In Britain, the end of the war did not mean the end of rationing.
This happened gradually between 1948 and 1954. After the war, the amount of produce available to buy actually fell. Bread was rationed in 1946 and potatoes in 1947, neither having been restricted during the war itself. More
The post-war years saw a huge change in all aspects of food production and consumption
This included how food was grown, processed, packaged, obtained, cooked and eaten. More
There were also great changes in the types of food eaten.
More meat, sugar and fats became available and the healthy diet that people had been forced to eat during the war and post-war years came to an end. However, from the 70s onwards, although more meat was eaten, more people also became vegetarians. More
The number of people growing their own food declined sharply.
In the late 40s and early 50s, many people continued to grow their own food. Vegetables were grown on allotments or in people's gardens, if they were big enough. In 1950, there were 1,200,000 allotments being used. This declined quickly throughout the period. More
Foods became less seasonal, more could be purchased all year round.
In the early post war years, the vegetables and fruit being sold were mostly those in season. As freezing techniques improved and more and more food was imported, people were able to buy a greater variety of fruit and vegetables, as well as get them out of season. More
Self-service shops and supermarkets became common.
In Britain in 1947, most goods were purchased separately from different types of shops - the grocer, greengrocer, butcher and baker. There were only about 10 self-service shops in Britain. The idea of self-service grew and developed into supermarkets. More
Food gradually became pre-packaged and easier to prepare.
In the early post-war years, food was bought fresh and wrapped on purchase. Fresh meals were prepared each day. People started wanting food that was easy and quick to buy and tinned and pre-packaged food became popular. More
Refrigerators, then freezers, became ‘essential items’.
Refrigerators meant that people could keep food fresh for much longer and did not need to shop so often. Freezers soon followed in the late 60s and frozen peas became the most popular vegetable. More
With more women working, convenience foods really took hold.
Convenience foods were already popular in the 60s (1962 saw the invention of instant mashed potato). With more women working in the 70s, the use of convenience foods increased greatly. Everything from fish-fingers to ready-made cheesecakes and TV Meals could be bought. Much less fruit and veg was being eaten. More
The time spent cooking also declined.
Food preparation was quicker, although in 1980, the average length spent preparing the main meal of the day was still an hour. Pressure cookers were popular as they reduced cooking times and the microwave had also become a fixture in some homes by the 1970s. More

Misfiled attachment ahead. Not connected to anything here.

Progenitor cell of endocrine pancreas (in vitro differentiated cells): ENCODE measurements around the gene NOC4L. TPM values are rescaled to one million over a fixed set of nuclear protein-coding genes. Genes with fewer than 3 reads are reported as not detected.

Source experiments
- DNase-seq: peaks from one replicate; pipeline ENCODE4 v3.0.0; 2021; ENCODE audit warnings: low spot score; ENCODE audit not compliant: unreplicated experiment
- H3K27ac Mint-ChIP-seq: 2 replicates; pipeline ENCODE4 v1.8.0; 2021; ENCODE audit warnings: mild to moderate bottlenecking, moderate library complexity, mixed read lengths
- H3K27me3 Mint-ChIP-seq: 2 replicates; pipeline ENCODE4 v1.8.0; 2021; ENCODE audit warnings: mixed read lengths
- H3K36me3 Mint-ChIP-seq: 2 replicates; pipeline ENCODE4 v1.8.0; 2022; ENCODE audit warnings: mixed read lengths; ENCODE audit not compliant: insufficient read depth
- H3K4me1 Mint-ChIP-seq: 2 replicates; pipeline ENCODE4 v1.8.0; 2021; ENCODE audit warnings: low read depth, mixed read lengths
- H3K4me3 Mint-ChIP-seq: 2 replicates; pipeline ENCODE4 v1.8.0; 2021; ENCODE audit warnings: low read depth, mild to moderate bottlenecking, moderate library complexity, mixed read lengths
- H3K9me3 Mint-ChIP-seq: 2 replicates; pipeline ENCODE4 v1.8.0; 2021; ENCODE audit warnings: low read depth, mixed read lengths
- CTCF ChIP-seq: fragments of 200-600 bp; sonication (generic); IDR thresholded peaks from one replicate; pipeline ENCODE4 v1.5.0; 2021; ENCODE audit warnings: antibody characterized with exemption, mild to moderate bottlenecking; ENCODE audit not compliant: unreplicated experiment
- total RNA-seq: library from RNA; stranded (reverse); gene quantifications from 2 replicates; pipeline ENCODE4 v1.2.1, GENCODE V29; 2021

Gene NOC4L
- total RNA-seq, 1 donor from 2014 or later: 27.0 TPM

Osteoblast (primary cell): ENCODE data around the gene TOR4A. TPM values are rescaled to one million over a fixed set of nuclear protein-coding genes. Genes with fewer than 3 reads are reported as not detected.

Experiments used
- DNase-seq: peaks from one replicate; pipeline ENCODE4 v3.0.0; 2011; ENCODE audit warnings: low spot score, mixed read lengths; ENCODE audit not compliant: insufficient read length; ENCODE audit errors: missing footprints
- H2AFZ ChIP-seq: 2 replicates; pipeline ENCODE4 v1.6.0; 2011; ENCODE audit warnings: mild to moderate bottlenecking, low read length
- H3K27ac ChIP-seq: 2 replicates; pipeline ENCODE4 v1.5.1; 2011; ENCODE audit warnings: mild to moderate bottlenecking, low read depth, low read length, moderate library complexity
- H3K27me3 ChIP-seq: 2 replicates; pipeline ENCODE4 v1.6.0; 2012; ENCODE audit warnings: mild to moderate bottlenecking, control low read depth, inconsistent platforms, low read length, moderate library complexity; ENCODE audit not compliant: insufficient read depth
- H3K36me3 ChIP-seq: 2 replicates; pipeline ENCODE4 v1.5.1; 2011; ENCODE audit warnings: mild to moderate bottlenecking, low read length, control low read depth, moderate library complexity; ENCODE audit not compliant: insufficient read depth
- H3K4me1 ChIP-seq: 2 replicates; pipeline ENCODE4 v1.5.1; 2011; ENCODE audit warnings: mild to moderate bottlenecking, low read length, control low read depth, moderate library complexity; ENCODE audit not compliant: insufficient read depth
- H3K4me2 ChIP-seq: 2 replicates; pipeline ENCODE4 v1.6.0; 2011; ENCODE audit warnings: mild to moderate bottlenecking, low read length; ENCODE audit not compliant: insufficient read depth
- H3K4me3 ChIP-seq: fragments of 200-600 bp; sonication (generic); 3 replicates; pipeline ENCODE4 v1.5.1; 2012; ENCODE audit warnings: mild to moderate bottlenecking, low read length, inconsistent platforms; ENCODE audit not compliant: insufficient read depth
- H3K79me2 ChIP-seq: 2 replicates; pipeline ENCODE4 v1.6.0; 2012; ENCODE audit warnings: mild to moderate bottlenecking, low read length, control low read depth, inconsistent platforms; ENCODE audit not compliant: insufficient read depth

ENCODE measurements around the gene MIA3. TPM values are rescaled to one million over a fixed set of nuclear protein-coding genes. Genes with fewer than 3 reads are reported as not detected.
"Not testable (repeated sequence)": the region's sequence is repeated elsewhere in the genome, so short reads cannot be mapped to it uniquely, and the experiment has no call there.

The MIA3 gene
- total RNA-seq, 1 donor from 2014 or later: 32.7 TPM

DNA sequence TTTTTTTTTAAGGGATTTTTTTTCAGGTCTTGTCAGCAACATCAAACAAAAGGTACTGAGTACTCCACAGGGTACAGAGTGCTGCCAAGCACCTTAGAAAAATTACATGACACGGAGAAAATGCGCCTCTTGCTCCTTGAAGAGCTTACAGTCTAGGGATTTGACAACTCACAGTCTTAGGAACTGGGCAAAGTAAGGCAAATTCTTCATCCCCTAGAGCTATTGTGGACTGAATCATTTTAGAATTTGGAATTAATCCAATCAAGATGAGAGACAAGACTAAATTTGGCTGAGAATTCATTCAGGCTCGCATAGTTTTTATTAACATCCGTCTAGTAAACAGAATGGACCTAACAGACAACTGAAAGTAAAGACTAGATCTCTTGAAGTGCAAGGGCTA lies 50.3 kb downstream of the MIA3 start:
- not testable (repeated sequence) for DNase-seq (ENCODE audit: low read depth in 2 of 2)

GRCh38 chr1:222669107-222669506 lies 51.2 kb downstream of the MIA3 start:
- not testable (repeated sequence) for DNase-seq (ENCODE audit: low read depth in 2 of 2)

New kitchen gadets became seen as essential.
The 1950s, 60s and 70s saw many more kitchen gadgets. There were electric can openers, coffee makers, hot plates, automatic teamakers, non-stick pans, electric food mixers, liquidisers and portable food slicers. More
The fast-food outlet was first seen in Brtiain.
In 1954, the first ‘Wimpy Bar’ with a fast food selection opened at the Lyon’s Corner House in Coventry Street, London. In the 1970s, fast food really took off. The first McDonald's restaurants appeared in the 1970s and hamburgers became a favourite fast food. More
More and more carbonated (fizzy) soft drinks were purchased.
Throughout this post-war period, the purchase of fizzy drinks increased. Aluminium cans with pull-ring tabs made their appearance in the early 60s, followed shortly by soft drink vending machines and, later, plastic bottles. More
The TV chef and cookery programmes became popular.
In the post-war era, TV chefs were very popular, just like today. Philip Harben was followed by Marguerite Patten and later by Johnnie and Fanny Cradock, who would cook in full evening dress! More
All kinds of foreign foods became 'the rage'.
Soon after the war, some people were beginning to want to cook something a little different. TV cooks introduced food from all over the world, whetting people's appetites for more unusual ingredients. The ability to import more foods saw a wide range of foreign foods become popular. More
New foods challenged traditional favourites.
Tastes were changing in other ways. Coffee was becoming as popular as tea and the Sunday roast was now as likely to be chicken as the traditional roast beef. More
Takeaways also grew in popularity.
In the early 1950s, usually the only takeaway was the fish and chip shop – and Fridays was its big day! Then a few Chinese takeaways were opened in the London area and quickly spread throughout the country. More
Eating out became more affordable.
As more people had 'disposable income' (money available to spend on leisure pursuits), the number of people eating out increased. An increase in migration saw more restaurants offering ‘foreign’ food opening throughout the 60s and 70s and there was an increasingly wide range of choice when eating out.
The dinner party became very popular.
There were a range of aids for entertaining guests in your own home. Soda streams, fondue sets and ‘hostess trolleys’ became 'must-have' items among the better-off. Tupperware parties also became a great favourite. More